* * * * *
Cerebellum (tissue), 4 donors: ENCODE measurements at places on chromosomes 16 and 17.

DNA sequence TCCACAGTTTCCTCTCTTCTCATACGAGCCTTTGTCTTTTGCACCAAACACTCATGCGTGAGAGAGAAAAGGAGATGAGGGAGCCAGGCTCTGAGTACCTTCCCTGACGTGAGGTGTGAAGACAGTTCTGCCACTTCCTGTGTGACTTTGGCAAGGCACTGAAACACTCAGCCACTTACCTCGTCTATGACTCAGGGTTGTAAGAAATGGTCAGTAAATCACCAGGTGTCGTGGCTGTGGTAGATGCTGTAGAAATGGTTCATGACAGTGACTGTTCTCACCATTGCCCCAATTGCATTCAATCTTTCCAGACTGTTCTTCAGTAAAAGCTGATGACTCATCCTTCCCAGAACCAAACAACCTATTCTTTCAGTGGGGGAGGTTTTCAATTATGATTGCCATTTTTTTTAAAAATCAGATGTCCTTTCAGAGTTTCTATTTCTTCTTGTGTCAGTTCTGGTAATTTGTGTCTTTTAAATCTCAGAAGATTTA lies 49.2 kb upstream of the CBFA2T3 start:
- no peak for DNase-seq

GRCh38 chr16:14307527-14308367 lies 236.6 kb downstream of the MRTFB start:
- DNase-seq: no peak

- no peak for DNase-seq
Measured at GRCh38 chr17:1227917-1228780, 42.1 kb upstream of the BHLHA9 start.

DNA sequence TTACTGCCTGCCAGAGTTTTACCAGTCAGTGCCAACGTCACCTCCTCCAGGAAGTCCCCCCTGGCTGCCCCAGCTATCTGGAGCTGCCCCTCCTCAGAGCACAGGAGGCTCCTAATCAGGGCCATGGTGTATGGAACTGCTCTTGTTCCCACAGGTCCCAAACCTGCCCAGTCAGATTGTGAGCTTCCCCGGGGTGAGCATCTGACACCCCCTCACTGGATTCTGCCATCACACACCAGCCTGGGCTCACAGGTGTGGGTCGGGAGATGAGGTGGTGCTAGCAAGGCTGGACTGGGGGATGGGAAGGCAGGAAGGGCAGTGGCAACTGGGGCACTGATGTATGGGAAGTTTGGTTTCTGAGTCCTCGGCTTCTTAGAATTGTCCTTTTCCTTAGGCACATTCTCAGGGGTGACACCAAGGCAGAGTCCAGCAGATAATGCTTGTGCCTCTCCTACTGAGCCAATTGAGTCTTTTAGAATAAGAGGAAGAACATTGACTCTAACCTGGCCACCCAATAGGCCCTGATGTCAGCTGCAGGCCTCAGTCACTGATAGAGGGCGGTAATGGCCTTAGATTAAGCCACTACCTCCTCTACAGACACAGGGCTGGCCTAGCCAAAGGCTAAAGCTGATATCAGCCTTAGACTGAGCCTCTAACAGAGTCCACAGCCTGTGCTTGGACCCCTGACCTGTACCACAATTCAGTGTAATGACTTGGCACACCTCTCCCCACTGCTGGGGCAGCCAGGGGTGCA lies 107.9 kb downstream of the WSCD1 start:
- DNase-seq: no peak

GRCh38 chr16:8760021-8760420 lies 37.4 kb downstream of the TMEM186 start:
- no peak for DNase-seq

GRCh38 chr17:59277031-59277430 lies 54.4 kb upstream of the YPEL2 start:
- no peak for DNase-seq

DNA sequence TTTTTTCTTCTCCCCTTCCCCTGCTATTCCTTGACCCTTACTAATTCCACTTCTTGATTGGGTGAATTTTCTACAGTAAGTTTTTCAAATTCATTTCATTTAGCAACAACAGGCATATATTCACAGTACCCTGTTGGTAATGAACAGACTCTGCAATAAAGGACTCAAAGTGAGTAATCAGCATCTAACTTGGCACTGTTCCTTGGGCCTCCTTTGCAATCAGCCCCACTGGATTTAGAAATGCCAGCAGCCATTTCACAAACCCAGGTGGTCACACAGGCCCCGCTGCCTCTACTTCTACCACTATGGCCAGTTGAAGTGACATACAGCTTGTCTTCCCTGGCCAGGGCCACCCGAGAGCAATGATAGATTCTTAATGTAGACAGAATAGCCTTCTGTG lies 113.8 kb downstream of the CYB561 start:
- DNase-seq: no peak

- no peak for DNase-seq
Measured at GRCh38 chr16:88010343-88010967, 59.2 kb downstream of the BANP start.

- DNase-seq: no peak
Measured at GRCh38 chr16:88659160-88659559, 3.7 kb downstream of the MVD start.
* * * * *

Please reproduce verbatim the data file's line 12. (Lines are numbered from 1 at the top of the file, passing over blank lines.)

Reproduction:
GRCh38 chr17:59277031-59277430 lies 54.4 kb upstream of the YPEL2 start: